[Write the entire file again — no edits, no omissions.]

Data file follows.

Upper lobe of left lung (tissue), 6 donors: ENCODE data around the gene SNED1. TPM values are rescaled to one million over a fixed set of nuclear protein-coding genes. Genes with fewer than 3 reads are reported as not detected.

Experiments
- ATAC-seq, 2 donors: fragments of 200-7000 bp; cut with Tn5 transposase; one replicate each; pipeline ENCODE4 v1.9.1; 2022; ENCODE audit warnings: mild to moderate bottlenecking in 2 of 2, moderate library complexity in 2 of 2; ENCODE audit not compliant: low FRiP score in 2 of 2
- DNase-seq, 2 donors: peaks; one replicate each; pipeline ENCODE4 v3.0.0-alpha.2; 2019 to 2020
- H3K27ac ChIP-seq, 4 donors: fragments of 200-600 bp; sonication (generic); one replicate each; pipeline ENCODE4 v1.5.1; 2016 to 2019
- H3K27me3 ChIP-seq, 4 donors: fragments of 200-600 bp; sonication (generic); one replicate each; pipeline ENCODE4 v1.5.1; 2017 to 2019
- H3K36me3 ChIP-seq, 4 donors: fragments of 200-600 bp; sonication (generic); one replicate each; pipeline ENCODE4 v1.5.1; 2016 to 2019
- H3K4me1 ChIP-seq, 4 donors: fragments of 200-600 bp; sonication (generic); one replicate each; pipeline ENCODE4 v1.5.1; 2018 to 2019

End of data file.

Upper lobe of left lung (tissue), 6 donors: ENCODE data around the gene SNED1. TPM values are rescaled to one million over a fixed set of nuclear protein-coding genes. Genes with fewer than 3 reads are reported as not detected.

Experiments
- ATAC-seq, 2 donors: fragments of 200-7000 bp; cut with Tn5 transposase; one replicate each; pipeline ENCODE4 v1.9.1; 2022; ENCODE audit warnings: mild to moderate bottlenecking in 2 of 2, moderate library complexity in 2 of 2; ENCODE audit not compliant: low FRiP score in 2 of 2
- DNase-seq, 2 donors: peaks; one replicate each; pipeline ENCODE4 v3.0.0-alpha.2; 2019 to 2020
- H3K27ac ChIP-seq, 4 donors: fragments of 200-600 bp; sonication (generic); one replicate each; pipeline ENCODE4 v1.5.1; 2016 to 2019
- H3K27me3 ChIP-seq, 4 donors: fragments of 200-600 bp; sonication (generic); one replicate each; pipeline ENCODE4 v1.5.1; 2017 to 2019
- H3K36me3 ChIP-seq, 4 donors: fragments of 200-600 bp; sonication (generic); one replicate each; pipeline ENCODE4 v1.5.1; 2016 to 2019
- H3K4me1 ChIP-seq, 4 donors: fragments of 200-600 bp; sonication (generic); one replicate each; pipeline ENCODE4 v1.5.1; 2018 to 2019